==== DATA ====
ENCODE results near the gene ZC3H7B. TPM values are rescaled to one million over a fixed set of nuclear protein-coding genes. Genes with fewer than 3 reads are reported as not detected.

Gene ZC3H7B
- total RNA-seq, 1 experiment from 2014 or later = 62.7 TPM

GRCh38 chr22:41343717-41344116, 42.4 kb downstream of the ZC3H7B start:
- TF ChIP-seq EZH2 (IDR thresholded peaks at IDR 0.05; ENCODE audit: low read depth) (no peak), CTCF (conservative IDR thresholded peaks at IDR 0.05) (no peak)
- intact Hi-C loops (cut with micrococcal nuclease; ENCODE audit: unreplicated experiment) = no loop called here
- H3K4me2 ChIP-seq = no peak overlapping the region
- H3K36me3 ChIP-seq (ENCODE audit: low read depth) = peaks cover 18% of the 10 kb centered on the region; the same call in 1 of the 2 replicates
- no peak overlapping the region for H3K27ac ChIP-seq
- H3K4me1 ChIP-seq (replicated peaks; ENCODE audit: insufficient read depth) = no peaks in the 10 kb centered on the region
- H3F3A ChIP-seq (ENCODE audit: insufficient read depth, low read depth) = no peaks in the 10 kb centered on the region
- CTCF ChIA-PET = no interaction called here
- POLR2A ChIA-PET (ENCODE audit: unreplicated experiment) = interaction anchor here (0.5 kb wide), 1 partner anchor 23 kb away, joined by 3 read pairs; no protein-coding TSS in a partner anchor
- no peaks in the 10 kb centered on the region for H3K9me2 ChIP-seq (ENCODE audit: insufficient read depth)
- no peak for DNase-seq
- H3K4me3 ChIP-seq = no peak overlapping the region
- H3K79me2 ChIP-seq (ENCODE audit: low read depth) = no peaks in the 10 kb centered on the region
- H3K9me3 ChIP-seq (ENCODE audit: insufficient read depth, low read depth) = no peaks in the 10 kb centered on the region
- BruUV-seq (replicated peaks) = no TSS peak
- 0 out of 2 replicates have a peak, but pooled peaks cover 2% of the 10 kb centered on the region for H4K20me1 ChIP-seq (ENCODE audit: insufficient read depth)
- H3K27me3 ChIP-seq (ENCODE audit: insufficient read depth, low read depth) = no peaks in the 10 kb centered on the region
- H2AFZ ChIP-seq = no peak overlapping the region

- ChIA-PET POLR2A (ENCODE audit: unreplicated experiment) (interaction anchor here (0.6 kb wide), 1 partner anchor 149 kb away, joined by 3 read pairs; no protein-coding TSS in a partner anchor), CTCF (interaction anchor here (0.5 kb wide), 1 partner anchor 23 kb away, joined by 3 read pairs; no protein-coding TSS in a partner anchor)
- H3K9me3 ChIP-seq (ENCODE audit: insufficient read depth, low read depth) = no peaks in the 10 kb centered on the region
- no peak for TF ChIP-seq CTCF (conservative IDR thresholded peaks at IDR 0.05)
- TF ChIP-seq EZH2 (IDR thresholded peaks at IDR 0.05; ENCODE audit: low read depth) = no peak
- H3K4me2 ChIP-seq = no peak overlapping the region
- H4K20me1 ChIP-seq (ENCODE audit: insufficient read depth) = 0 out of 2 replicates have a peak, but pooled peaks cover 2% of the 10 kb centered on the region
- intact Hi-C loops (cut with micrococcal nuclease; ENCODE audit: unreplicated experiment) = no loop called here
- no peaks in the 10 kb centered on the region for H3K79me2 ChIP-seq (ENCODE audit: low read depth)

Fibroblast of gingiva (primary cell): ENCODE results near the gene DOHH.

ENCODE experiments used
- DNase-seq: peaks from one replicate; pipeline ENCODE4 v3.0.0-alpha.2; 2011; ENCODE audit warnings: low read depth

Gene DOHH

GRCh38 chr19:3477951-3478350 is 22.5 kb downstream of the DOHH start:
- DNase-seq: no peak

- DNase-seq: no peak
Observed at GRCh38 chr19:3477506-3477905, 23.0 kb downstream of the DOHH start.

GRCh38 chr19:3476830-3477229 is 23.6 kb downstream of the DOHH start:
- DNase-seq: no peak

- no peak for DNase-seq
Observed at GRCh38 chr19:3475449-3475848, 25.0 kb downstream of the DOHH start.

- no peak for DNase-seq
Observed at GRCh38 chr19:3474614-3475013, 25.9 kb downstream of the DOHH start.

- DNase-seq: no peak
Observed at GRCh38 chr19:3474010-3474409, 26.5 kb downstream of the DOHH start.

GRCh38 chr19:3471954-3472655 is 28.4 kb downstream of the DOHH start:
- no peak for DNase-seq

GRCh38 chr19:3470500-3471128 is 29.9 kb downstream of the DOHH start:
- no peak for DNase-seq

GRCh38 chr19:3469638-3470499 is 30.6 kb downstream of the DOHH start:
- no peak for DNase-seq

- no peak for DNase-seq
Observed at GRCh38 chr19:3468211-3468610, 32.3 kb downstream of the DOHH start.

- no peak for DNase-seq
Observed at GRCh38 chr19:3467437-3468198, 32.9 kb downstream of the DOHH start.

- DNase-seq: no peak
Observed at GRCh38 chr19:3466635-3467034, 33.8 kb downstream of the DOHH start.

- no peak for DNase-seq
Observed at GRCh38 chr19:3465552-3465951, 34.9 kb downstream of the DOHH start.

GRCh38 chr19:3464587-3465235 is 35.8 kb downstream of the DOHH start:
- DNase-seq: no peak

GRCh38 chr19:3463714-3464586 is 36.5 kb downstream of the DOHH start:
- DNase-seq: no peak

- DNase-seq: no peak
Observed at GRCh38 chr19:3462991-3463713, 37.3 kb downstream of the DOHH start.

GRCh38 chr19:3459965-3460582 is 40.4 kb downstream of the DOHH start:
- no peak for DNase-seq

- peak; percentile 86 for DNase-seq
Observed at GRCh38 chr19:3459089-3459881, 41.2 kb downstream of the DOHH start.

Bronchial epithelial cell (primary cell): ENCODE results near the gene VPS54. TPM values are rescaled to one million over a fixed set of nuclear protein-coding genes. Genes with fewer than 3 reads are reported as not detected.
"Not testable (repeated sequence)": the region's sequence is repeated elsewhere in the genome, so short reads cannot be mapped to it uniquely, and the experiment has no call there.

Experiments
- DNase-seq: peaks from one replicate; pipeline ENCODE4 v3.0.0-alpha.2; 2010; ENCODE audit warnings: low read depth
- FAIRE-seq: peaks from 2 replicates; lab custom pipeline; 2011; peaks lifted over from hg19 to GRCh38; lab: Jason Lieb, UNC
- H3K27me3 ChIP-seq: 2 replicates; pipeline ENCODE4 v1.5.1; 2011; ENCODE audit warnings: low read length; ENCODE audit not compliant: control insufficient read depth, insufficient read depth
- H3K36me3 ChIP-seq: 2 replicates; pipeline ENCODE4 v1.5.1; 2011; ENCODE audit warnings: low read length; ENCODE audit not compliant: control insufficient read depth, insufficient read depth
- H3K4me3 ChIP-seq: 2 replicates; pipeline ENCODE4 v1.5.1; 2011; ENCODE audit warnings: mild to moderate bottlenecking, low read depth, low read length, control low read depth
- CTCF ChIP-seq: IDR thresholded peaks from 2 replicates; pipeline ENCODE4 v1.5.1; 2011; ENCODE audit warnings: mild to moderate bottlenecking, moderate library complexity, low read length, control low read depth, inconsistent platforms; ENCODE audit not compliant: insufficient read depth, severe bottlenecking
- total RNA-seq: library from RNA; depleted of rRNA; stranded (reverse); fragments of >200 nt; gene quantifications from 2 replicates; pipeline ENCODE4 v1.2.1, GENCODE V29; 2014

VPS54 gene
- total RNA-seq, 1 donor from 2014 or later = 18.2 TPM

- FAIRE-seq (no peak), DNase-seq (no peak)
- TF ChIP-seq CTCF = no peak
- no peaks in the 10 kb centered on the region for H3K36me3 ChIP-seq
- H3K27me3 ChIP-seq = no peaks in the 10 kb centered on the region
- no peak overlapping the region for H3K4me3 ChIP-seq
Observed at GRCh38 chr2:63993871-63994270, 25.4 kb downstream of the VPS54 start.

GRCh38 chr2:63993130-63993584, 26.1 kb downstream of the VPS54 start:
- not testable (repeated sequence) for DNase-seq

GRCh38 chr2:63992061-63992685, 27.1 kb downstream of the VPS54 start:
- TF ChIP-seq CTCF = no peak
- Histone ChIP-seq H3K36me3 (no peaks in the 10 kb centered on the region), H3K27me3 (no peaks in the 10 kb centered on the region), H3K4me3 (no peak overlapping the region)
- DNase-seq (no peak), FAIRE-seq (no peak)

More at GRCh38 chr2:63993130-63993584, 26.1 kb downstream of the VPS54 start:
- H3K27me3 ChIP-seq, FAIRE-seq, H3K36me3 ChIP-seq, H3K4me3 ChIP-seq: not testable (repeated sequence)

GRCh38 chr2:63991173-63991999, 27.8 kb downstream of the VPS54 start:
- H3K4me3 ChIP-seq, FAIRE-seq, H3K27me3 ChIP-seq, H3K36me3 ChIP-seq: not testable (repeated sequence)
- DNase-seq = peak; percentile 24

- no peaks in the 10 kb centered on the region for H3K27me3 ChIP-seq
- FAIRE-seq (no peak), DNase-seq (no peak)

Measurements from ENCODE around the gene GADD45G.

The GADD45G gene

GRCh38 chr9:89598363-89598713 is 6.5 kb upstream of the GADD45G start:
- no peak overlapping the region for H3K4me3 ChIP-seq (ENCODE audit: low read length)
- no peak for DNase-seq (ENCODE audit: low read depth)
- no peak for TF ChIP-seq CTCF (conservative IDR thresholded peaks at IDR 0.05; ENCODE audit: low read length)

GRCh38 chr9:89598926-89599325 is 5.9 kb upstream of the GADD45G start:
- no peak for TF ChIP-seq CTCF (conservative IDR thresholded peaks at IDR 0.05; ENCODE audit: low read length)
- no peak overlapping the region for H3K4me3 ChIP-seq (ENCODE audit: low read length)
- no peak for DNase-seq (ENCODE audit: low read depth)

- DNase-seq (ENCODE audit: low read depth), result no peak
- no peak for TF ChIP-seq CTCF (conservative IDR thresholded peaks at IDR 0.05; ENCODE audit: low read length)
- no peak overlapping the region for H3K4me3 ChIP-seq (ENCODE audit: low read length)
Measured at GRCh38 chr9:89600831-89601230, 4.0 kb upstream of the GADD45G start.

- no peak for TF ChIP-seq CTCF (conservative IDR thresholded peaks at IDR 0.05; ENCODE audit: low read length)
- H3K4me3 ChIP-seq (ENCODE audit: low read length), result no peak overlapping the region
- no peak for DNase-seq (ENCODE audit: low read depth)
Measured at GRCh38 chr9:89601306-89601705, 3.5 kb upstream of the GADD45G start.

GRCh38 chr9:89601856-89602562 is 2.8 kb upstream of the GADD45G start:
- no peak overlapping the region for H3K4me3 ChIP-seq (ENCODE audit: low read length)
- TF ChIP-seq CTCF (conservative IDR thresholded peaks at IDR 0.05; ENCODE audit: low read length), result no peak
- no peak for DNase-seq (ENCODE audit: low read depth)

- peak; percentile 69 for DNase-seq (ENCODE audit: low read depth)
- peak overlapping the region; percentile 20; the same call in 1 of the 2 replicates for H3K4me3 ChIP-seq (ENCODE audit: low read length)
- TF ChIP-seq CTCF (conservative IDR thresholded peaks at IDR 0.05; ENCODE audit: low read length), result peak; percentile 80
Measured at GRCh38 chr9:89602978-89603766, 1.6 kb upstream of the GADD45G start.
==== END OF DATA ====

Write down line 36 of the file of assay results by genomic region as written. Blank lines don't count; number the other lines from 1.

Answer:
- DNase-seq: no peak